F-16 combat aircraft

12 September 2017 – On Friday, 8 September 2017, the United States (US) Department of State notified potential foreign military sales (FMS) to the Government of Bahrain totaling approximately $3.8 billion. The sales include 1) two 35-Meter Fast Patrol Boats at an estimated cost of $60.25 million; 2) 19 F-16V aircraft with support at an estimated cost of $2.785 billion; 3) TOW Missiles, equipment and support at an estimated cost of $27 million; and 4) the upgrade of F-16 Block 40 Aircraft to F-16V configuration at an estimated $1.082 billion. Americans for Democracy & Human Rights in Bahrain (ADHRB) strongly condemns the sale of military packages without human rights conditions to the Bahraini government and calls upon the US Congress to block the sale.

In March 2017, Secretary of State Rex Tillerson announced that the Trump Administration would be stripping human rights conditions from the sale of the F-16 combat aircraft, which were imposed under the Obama Administration when the sale was initially proposed. Several months later, however, in June 2017, Chairman of the Senate Foreign Relations Committee (SFRC) Senator Bob Corker (R-TN) sent a letter to Secretary Tillerson announcing he will provide no further clearances on arms sales to the Gulf Cooperation Council (GCC) states until the ongoing regional diplomatic crisis focused on Qatar is resolved. The letter suggested that the F-16 transfer may be held up, despite the general consensus shared by Senator Corker and the Administration that arms sales should not be limited by human rights; as summed up by Acting Assistant Secretary for the Bureau of Near East Affairs Stuart Jones, “the administration has de-linked…human rights from our security support.”

Nevertheless, during today’s nomination hearing for Justin Siberell as the new Ambassador to Bahrain, Senator Corker clarified that he will likely not block the F-16 sale, as it had been broached before the current GCC diplomatic dispute. It remains unclear whether the SFRC will move to block the other transfers announced on 8 September, such as the $60 million sale of two patrol boats, which do not appear to have been previously included in the F-16 deal.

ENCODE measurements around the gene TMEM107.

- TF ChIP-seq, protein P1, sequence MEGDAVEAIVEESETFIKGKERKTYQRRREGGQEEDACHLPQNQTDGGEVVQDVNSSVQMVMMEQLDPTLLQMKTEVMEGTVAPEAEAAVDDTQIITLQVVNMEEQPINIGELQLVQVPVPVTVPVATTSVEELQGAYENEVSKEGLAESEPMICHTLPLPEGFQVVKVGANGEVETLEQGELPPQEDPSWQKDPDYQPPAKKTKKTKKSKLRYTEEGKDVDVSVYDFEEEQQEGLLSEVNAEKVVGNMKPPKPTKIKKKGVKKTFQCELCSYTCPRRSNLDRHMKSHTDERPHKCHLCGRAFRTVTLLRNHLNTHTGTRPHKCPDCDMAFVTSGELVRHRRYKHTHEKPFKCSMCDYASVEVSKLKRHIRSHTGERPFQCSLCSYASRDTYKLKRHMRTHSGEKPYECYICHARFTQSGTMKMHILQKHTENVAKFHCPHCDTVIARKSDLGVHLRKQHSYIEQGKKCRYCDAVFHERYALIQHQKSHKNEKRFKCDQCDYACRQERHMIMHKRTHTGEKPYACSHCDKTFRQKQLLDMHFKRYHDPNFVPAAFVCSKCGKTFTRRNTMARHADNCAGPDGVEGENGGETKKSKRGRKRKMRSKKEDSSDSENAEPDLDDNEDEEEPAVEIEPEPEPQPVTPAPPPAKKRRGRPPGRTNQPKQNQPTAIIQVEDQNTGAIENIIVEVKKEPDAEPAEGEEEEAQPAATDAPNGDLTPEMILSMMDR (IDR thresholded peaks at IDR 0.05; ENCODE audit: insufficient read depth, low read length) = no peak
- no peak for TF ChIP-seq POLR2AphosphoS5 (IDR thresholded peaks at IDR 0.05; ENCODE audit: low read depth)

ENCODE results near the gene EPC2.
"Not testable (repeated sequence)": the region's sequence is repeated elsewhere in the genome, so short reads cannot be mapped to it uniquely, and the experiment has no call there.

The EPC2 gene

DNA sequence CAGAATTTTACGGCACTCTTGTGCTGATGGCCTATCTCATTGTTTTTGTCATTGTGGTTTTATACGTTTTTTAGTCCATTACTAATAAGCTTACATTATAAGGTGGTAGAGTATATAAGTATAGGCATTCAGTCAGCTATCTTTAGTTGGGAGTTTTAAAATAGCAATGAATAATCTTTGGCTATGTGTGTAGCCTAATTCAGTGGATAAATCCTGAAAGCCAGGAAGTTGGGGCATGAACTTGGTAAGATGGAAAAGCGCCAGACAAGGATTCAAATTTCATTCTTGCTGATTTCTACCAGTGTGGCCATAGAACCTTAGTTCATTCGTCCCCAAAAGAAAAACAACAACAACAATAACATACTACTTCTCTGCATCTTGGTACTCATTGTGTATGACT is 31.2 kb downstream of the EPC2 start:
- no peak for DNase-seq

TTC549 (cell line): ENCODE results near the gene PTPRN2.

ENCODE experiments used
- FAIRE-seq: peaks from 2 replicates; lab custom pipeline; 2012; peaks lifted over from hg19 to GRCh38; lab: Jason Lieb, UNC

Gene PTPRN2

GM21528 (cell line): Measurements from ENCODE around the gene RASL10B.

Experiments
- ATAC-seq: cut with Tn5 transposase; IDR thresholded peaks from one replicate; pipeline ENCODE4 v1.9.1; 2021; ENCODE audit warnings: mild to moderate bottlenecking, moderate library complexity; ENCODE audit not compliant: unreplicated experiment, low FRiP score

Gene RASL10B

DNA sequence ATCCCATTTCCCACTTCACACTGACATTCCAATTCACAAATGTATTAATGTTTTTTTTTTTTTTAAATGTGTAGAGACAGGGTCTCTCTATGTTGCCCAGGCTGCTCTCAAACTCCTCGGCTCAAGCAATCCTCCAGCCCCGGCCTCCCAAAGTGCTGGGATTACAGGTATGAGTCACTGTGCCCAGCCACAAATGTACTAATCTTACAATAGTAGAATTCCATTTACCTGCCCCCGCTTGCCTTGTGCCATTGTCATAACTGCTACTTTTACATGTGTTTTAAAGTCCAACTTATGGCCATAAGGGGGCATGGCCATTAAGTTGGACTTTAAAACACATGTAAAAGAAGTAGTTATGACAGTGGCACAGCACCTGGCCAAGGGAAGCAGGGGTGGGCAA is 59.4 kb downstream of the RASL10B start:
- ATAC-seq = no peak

The announcements of these sales come amid an intensified government campaign against civil society and peaceful political opposition in the kingdom, including the continued detention of leading human rights defenders Nabeel Rajab and Ebtisam al-Saegh, whom the State Department has called on the authorities to release. Increased repression of the majority Shia population has prompted both the State Department and the United Nations to condemn discrimination and call on the government to respect the right to free belief. During the release of the State Department’s 2016 International Religious Freedom report, Secretary Tillerson explicitly named Bahrain as a leading violator, criticizing the government for systematic and widespread discrimination against its majority Shia population. Additionally, the US Commission on International Religious Freedom (USCIRF) in April raised Bahrain to a Tier 2 violator of religious freedom rights for the first time, finding that “amidst an overall worsening of human rights conditions during the past year, religious freedom for the majority-Shi’a community deteriorated” against a backdrop of longstanding structural discrimination.

The Trump Administration’s decision to deepen unconditional cooperation with Bahrain – prominently signaled by the removal of rights restrictions on the F-16 sale – has an immediate negative impact on the kingdom’s human rights situation. In May 2017, the Bahraini security forces violently raided a peaceful sit-in protest that had been ongoing for almost one year in the town of Diraz, following the arbitrary citizenship revocation and judicial harassment of the country’s most prominent Shia cleric, Sheikh Isa Qassim. During the raid, the Bahraini security forces killed five individuals, injured hundreds, and arrested 286. The raid, which represents the deadliest day in Bahrain since before the 2011 pro-democracy protests, came just two days after President Trump met with Bahrain’s King Hamad bin Isa Al Khalifa. During their meeting, Trump told the king that there would be “no more strains” on the US-Bahrain relationship.

“The US government’s decision to greenlight a potential $3.8 billion arms transfer to Bahrain is disgraceful. Not only did the State Department strip the F-16 sale of its human rights conditions amid the kingdom’s worst crackdown in years, but now it has also further expanded the deal to include even more weapons and equipment,” said ADHRB Executive Director Husain Abdulla. “Earlier in 2017 the Trump Administration encouraged the Bahraini authorities to increase repression and disregard human rights; now it’s outright rewarding them for doing just that.”

ADHRB calls on Congress to block the sale of arms to the Government of Bahrain until such time as human rights conditions are re-imposed and the kingdom’s authorities have implemented substantive reforms. Moreover, if these sales are in fact confirmed, we call on the Department of Defense, the Department of State, and specifically the US Embassy in Manama to conduct extensive end-use monitoring to ensure that all weaponry is delivered to appropriately vetted units and that small arms – like those included with the patrol boat package – are not able to be used against peaceful protesters. ADHRB reiterates its condemnation of the sale and notes that providing continued unconditional military assistance to a government that commits gross human rights violations will only undermine long-term stability and security.